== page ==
Contemporary Attitudes Negative attitudes can surround this transition from mother to crone, considering it another burden after the curse of menstruation The crone/old hag archetype blinds the modern woman to the wisdom and beauty (Kenton 1996) Often considered in terms of loss, and as a partial death
Contemporary Attitudes cont.. Positive attitudes consider it a celebration that a womans creativity is no longer bound to the obligations to propagate the species. A new sexual freedom is found. A time of great power, energy and freedom, and a transformation into the wise woman archetype
Role of the Naturopath 50% of women seek some sort of treatment for menopausal symptoms Many women are rejecting HRT and are seeking natural solutions to ease unwanted symptoms We have many ways to support and encourage this transformation
Role of the Naturopath Provide space and time Hear their story Encourage and support exploration of this phase Help to develop a positive attitude Explore new outlets for creative expression
Role of the Naturopath - Nutrition Ensure adequate fibre and complex carbohydrates, a high intake of fruits and vegetables, regular moderate intake of protein Limit salt, fat, sugar, caffiene, and alcohol intake. Avoid hot foods Omega 3 and 6 essential fatty acids should be consumed regularly
Role of the Naturopath - Nutrition Focus should be placed on: Health of GIT calcium and phosphate intake and absorption. Low oestrogen levels hinders calcium and phosphate absorption. Low oestrogen also increases resorption from bones, diminishing bone density.
Role of the Naturopath - Nutrition Phytoestrogens are nonsteroidal plant compounds with a phenolic ring that bind to the oestrogen receptors in human cells. The major types are lignans and isoflavonoids. They are 160 to many thousand times weaker than natural oestrogen.
Role of the Naturopath - Nutrition In menopausal women there is some evidence that they mimic oestrogen activity. 100gms of tofu and 1 tbsp linseed/day has been shown to reduce hot flushes.
Role of the Naturopath - Nutrition Another study revealed a 25% reduction in hot flushes from 60g isolated soy protein/day They are found in legumes, wholegrains, seeds, fruit and vegetables (esp. sprouts) and various medicinal plants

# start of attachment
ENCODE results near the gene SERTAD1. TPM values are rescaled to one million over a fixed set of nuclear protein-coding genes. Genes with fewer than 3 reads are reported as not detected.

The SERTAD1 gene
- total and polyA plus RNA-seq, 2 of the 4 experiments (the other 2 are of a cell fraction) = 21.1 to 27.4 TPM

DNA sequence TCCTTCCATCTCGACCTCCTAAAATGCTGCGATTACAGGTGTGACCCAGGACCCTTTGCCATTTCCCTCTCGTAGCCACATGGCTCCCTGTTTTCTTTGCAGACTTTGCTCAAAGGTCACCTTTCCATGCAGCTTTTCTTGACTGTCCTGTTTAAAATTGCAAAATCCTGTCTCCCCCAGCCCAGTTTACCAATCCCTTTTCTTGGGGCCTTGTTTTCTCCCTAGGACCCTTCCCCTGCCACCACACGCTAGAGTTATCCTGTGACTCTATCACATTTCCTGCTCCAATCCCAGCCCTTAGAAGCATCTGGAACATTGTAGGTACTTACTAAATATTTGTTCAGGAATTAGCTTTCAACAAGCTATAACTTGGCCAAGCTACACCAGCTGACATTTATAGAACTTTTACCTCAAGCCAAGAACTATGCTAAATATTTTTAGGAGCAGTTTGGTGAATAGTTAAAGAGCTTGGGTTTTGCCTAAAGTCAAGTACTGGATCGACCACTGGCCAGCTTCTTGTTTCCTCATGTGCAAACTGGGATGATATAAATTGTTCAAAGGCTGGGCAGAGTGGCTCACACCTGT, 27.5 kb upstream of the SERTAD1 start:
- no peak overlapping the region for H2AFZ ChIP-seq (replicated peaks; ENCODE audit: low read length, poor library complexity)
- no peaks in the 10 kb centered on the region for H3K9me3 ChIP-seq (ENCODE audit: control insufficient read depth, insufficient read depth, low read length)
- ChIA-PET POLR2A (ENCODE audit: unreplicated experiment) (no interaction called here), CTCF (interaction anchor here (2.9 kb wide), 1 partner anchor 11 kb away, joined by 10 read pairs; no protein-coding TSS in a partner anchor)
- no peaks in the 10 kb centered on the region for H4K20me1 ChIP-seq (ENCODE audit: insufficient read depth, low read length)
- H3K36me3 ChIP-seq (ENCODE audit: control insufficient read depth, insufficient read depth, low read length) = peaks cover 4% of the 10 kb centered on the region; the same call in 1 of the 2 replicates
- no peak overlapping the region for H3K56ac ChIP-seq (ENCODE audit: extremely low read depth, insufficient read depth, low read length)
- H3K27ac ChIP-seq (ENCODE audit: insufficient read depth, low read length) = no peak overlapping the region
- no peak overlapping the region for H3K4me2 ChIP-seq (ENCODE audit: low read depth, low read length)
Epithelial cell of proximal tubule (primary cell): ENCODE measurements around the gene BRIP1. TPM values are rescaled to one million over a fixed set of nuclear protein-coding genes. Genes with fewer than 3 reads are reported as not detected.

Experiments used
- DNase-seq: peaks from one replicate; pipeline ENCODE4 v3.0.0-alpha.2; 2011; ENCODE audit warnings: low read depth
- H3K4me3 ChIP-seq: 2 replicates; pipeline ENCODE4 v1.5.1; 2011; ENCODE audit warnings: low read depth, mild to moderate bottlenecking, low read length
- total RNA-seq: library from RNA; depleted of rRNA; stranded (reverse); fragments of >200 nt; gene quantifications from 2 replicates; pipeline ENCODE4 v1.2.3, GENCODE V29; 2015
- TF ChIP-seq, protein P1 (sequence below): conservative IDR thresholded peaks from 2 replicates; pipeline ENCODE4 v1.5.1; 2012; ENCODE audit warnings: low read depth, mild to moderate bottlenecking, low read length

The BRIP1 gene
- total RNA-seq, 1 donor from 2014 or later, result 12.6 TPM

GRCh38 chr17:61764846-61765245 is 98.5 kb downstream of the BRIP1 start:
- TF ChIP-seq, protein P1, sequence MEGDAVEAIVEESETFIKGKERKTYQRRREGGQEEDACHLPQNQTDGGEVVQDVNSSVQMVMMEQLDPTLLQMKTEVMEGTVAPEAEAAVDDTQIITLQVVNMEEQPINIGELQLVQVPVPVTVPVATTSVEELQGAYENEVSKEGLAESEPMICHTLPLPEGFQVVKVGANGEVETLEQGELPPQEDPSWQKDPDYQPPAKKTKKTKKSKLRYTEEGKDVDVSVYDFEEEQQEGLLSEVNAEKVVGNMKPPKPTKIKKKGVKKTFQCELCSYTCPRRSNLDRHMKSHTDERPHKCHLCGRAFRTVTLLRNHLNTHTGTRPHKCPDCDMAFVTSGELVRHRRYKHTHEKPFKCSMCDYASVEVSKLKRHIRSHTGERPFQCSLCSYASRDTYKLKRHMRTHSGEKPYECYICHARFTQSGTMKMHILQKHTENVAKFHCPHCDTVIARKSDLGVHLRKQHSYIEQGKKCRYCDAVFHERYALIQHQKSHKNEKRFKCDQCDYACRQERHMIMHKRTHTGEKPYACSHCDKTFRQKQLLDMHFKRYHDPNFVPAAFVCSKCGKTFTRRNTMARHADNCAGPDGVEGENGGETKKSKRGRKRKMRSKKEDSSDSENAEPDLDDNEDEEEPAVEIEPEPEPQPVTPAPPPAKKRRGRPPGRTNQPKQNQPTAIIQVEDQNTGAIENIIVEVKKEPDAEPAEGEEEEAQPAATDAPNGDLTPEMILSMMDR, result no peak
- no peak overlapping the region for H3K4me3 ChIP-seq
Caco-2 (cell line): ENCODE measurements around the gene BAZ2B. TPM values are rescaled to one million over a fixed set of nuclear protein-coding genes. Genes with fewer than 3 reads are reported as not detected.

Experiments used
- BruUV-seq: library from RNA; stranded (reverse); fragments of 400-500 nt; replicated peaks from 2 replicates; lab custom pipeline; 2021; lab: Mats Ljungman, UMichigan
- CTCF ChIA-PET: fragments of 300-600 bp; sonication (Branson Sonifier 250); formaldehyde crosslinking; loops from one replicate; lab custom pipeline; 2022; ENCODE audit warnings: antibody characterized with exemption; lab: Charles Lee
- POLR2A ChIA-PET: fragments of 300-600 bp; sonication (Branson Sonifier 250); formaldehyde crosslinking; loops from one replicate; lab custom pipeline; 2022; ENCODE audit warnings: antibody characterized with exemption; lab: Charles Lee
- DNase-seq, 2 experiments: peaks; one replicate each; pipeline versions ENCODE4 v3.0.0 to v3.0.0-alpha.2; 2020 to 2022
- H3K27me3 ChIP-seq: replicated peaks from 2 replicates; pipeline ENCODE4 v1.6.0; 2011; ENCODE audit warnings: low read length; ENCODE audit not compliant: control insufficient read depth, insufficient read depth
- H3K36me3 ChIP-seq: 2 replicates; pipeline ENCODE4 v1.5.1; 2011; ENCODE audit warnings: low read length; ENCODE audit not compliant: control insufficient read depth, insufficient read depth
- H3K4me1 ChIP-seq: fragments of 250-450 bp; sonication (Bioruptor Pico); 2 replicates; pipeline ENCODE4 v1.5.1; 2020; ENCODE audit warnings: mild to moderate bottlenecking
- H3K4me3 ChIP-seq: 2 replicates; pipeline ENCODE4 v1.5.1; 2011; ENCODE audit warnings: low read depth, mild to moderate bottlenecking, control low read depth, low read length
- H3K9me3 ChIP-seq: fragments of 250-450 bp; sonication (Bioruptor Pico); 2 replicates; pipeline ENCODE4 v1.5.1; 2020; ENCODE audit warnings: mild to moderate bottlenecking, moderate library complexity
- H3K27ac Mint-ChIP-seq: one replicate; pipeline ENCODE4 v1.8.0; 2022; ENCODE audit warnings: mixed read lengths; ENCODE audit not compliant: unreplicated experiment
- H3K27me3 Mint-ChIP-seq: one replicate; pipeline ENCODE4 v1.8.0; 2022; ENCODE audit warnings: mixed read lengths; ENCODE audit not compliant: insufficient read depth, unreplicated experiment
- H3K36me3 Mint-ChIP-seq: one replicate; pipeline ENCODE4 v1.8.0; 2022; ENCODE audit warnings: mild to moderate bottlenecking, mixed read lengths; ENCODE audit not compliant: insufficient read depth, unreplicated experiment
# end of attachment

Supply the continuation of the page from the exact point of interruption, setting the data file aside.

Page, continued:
Role of the Naturopath - Herbal We have a large array of herbs to assist women through this transition including: PeonyChamaelirium VitexZizyphus (Sun-Ten) CimicifugaAngelica *Trifolium*Medicago sativa
Role of the Naturopath - Lifestyle Exercise - Weight bearing exercise is recommended to ensure bone density maintenance - Help to maintain healthy BMI and waist:hip ratio Encourage relaxation, meditation, inspiring music & making time and caring for the self
Summary The passage through menopause differs as much as the women who experience it. We can support the bodys hormonal orchestra whilst it tune up and rehearses a new symphony, called by Margaret Mead, Post Menopausal Zeal
References Glazier, M G A Review of the Evidence for the Use of Phytoestrogens as a Replacement for Traditional Estrogen Replacement Therapy, Archive Internal Med/ Vol161, May 14 2001 Greer, Germain The Whole Woman, Doubleday, 1999 Kenton, Leslie Passage to Power Vermillion Press, 1996 Myers, R Menopause – its management and treatment Aust J Med Herbalism Vol 4 (3) 1992 Stepanich, Kisma Sister Moon Lodge, Llewellyn Pub, 1992 Shuttle, P & Redgrove, P The Wisewound, Harper Collins, 1994 Tortora & Grabowski Principles of Anatomy and Physiology, Harper Collins 1997 Trickey, Ruth Women, Hormones and the Menstrual Cycle, Allen & Unwin, 1998 Willis & Reid Life in the Middle, Academic Press, 1999